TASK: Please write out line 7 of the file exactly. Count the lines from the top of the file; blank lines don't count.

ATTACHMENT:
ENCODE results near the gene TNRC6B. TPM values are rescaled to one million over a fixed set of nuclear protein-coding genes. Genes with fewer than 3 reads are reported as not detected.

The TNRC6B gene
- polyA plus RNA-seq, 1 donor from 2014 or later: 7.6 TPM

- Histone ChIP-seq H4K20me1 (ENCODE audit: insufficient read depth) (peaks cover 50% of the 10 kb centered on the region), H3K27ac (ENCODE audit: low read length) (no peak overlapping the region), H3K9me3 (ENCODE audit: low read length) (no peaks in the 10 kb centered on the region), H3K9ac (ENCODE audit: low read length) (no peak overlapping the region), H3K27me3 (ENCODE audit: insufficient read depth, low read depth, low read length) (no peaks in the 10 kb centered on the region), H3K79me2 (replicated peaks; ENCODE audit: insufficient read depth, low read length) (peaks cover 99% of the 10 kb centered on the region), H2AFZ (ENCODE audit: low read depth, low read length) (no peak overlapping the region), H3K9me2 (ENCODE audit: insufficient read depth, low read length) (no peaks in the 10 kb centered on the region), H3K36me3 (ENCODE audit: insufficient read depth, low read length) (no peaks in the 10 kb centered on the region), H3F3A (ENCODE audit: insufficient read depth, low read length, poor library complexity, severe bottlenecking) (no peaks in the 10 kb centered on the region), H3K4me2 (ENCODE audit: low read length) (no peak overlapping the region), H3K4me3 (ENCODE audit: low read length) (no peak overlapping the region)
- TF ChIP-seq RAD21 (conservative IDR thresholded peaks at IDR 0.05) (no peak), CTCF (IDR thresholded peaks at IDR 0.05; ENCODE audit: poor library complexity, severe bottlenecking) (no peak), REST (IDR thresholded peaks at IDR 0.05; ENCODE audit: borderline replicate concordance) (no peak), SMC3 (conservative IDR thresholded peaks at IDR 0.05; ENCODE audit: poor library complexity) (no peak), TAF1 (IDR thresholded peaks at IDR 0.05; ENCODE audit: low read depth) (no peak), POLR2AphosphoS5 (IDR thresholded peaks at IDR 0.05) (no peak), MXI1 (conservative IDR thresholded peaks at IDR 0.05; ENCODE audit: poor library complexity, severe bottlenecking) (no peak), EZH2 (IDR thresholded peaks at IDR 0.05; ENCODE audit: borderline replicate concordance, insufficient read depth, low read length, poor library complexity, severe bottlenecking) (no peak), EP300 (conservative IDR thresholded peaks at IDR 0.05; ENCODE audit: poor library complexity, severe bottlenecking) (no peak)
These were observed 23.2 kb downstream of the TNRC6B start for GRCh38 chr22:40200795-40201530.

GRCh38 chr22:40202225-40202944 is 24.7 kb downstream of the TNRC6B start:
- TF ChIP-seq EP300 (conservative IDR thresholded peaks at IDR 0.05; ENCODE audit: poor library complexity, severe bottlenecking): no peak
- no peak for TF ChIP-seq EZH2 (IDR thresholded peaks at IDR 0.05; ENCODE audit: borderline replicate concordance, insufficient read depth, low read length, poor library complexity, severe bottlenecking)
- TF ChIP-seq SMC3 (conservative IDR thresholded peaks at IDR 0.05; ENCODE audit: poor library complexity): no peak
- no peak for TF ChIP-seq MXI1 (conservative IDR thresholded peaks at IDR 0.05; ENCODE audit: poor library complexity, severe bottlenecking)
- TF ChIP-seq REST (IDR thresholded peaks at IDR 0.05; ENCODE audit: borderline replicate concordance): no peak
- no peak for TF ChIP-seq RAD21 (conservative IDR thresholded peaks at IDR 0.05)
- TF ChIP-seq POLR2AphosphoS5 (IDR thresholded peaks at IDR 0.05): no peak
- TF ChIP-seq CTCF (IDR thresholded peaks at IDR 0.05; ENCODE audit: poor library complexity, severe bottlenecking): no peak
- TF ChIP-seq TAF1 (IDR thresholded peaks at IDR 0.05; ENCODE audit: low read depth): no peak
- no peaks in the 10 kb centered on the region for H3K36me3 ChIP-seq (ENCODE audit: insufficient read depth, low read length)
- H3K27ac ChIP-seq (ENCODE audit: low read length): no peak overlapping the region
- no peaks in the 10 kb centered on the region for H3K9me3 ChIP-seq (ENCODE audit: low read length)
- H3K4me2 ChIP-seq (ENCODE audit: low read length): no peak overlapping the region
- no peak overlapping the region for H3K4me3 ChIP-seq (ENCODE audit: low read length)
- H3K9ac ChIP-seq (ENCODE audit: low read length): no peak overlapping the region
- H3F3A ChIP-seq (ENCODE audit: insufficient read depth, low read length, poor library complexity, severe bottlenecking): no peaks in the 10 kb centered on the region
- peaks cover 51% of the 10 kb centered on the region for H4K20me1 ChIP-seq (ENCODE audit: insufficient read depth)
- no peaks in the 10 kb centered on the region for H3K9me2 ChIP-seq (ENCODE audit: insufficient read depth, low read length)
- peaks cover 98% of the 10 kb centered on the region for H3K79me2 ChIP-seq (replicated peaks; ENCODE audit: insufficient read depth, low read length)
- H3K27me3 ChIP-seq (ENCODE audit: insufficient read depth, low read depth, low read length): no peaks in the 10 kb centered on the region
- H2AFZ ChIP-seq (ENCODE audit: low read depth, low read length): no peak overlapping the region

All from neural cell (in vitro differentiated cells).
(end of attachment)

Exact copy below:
GRCh38 chr22:40202225-40202944 is 24.7 kb downstream of the TNRC6B start: